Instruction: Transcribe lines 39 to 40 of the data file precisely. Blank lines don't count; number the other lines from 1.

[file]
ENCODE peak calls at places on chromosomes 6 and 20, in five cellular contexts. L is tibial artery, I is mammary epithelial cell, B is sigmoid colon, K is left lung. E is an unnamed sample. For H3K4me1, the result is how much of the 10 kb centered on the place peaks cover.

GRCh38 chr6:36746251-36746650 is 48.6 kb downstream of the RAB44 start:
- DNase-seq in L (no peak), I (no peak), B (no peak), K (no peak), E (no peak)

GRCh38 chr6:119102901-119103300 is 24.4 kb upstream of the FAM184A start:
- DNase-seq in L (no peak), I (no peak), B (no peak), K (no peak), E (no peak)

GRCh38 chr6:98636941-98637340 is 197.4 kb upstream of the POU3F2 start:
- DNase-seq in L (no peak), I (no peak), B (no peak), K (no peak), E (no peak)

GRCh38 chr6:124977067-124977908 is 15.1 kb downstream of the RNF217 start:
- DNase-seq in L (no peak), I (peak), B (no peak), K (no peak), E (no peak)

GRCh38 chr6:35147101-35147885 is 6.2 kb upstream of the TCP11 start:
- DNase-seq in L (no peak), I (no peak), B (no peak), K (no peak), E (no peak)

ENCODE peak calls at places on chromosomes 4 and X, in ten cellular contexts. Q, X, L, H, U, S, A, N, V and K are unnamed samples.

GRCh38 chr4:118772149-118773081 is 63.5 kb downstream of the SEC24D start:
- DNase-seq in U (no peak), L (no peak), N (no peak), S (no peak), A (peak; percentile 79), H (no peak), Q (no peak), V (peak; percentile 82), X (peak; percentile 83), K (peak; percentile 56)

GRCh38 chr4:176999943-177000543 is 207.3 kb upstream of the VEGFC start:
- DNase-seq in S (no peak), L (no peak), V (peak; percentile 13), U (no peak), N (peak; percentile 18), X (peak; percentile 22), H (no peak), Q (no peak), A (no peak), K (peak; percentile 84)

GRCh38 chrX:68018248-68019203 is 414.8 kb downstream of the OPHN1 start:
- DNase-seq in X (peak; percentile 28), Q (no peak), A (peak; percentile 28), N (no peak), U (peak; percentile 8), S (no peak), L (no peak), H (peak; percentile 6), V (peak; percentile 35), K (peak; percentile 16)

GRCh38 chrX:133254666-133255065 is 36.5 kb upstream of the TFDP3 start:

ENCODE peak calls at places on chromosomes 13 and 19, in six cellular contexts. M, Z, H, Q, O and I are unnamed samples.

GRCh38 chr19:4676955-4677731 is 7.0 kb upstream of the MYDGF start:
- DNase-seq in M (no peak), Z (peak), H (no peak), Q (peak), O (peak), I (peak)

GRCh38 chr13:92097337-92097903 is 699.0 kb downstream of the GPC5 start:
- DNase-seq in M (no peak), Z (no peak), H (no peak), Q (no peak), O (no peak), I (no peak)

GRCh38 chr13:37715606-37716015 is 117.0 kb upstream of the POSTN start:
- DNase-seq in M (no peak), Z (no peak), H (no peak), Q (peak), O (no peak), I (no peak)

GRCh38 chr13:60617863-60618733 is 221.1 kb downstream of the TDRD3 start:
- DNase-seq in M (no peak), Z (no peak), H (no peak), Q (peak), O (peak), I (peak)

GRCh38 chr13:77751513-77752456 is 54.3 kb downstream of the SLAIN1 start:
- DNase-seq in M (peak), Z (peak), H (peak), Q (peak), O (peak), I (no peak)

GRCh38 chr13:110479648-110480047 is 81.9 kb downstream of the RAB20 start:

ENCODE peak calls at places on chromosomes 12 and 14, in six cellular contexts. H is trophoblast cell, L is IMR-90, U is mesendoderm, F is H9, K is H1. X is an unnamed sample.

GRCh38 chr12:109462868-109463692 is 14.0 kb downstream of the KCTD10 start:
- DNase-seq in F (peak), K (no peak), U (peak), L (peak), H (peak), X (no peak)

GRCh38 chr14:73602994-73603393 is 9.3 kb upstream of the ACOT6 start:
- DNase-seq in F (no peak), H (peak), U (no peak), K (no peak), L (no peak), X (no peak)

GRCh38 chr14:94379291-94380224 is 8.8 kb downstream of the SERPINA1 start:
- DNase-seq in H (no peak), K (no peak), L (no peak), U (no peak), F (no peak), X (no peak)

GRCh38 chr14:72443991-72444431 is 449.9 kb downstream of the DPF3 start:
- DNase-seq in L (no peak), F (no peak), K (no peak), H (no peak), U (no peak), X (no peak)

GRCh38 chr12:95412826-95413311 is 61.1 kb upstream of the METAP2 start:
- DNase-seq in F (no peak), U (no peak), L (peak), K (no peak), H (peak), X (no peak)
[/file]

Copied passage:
GRCh38 chr14:72443991-72444431 is 449.9 kb downstream of the DPF3 start:
- DNase-seq in L (no peak), F (no peak), K (no peak), H (no peak), U (no peak), X (no peak)